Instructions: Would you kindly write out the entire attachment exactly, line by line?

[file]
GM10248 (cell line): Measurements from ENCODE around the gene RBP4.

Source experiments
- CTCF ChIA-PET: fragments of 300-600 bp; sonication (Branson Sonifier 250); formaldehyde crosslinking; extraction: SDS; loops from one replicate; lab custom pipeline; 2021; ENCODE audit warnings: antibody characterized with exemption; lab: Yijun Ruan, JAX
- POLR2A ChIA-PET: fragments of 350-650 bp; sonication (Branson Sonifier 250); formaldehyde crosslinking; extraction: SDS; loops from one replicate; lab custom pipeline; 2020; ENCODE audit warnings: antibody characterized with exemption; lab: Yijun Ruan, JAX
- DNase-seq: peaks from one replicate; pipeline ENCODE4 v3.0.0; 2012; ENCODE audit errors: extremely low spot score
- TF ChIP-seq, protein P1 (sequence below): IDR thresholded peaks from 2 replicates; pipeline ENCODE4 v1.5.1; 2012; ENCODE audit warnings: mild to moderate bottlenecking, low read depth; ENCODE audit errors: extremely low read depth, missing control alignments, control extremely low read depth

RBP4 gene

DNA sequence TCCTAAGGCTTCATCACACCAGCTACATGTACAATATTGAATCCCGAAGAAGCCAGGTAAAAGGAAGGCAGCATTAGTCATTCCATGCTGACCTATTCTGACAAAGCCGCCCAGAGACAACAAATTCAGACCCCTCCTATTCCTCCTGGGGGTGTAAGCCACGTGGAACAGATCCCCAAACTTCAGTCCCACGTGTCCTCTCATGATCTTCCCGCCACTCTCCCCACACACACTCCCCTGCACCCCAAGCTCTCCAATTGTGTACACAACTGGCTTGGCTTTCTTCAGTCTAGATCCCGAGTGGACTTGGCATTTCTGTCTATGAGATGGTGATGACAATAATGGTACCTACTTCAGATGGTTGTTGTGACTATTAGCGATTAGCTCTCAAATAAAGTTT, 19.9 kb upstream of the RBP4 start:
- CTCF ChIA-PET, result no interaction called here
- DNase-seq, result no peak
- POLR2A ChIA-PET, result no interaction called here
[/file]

GM10248 (cell line): Measurements from ENCODE around the gene RBP4.

Source experiments
- CTCF ChIA-PET: fragments of 300-600 bp; sonication (Branson Sonifier 250); formaldehyde crosslinking; extraction: SDS; loops from one replicate; lab custom pipeline; 2021; ENCODE audit warnings: antibody characterized with exemption; lab: Yijun Ruan, JAX
- POLR2A ChIA-PET: fragments of 350-650 bp; sonication (Branson Sonifier 250); formaldehyde crosslinking; extraction: SDS; loops from one replicate; lab custom pipeline; 2020; ENCODE audit warnings: antibody characterized with exemption; lab: Yijun Ruan, JAX
- DNase-seq: peaks from one replicate; pipeline ENCODE4 v3.0.0; 2012; ENCODE audit errors: extremely low spot score
- TF ChIP-seq, protein P1 (sequence below): IDR thresholded peaks from 2 replicates; pipeline ENCODE4 v1.5.1; 2012; ENCODE audit warnings: mild to moderate bottlenecking, low read depth; ENCODE audit errors: extremely low read depth, missing control alignments, control extremely low read depth

RBP4 gene

DNA sequence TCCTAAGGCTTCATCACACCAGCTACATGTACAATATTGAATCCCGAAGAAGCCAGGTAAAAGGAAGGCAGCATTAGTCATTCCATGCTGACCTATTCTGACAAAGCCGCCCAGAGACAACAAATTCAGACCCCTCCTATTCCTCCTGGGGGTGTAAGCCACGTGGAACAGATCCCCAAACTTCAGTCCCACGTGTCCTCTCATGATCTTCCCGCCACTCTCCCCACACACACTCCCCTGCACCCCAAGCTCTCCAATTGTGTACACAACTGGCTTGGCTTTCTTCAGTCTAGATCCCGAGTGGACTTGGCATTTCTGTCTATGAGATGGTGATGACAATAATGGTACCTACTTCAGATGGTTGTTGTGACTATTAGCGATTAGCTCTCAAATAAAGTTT, 19.9 kb upstream of the RBP4 start:
- CTCF ChIA-PET, result no interaction called here
- DNase-seq, result no peak
- POLR2A ChIA-PET, result no interaction called here